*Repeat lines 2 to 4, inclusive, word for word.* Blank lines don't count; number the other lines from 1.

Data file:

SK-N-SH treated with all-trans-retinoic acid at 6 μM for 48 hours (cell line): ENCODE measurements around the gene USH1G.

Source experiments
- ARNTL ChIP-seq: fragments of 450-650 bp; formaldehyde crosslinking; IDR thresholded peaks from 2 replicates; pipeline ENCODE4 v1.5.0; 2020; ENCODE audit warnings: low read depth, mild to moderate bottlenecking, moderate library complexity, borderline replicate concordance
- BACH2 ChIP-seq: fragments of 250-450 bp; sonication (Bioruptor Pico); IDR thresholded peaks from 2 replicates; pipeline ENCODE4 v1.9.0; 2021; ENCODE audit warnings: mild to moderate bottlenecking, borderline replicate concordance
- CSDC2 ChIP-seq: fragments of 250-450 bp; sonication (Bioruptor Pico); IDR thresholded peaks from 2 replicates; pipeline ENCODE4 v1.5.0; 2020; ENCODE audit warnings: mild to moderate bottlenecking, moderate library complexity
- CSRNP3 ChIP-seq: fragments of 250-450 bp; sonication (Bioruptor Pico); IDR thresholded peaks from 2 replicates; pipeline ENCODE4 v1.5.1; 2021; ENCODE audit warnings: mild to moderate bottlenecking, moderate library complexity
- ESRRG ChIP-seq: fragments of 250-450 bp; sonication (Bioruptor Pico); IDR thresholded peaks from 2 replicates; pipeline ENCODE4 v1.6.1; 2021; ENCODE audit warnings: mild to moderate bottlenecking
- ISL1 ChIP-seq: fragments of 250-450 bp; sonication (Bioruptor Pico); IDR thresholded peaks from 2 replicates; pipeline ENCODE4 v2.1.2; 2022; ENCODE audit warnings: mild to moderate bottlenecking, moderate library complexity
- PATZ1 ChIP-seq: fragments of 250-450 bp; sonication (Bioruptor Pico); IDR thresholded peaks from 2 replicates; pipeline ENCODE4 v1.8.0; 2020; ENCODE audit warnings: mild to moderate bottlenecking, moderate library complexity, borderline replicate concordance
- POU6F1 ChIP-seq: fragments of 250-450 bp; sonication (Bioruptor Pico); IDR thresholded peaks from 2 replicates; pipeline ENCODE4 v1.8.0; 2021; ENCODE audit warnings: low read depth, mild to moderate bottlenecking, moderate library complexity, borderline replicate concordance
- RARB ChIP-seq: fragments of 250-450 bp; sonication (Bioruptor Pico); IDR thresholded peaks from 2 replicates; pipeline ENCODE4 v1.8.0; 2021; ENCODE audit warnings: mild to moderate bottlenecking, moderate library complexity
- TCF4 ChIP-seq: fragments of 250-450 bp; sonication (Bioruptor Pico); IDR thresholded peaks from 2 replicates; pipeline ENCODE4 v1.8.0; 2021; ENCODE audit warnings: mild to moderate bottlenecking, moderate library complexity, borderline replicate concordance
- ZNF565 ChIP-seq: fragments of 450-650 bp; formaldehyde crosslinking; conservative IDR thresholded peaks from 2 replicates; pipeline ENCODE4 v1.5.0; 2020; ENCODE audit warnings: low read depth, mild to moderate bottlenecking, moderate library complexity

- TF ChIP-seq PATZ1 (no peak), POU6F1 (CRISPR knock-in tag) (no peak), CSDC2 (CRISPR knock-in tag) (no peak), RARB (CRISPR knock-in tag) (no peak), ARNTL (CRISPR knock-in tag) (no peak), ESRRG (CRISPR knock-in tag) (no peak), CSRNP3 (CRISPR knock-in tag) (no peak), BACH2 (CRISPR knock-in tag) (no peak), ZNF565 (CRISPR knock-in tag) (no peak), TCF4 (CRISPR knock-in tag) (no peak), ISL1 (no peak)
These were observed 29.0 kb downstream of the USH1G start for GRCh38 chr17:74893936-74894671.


Source experiments
- ARNTL ChIP-seq: fragments of 450-650 bp; formaldehyde crosslinking; IDR thresholded peaks from 2 replicates; pipeline ENCODE4 v1.5.0; 2020; ENCODE audit warnings: low read depth, mild to moderate bottlenecking, moderate library complexity, borderline replicate concordance
- BACH2 ChIP-seq: fragments of 250-450 bp; sonication (Bioruptor Pico); IDR thresholded peaks from 2 replicates; pipeline ENCODE4 v1.9.0; 2021; ENCODE audit warnings: mild to moderate bottlenecking, borderline replicate concordance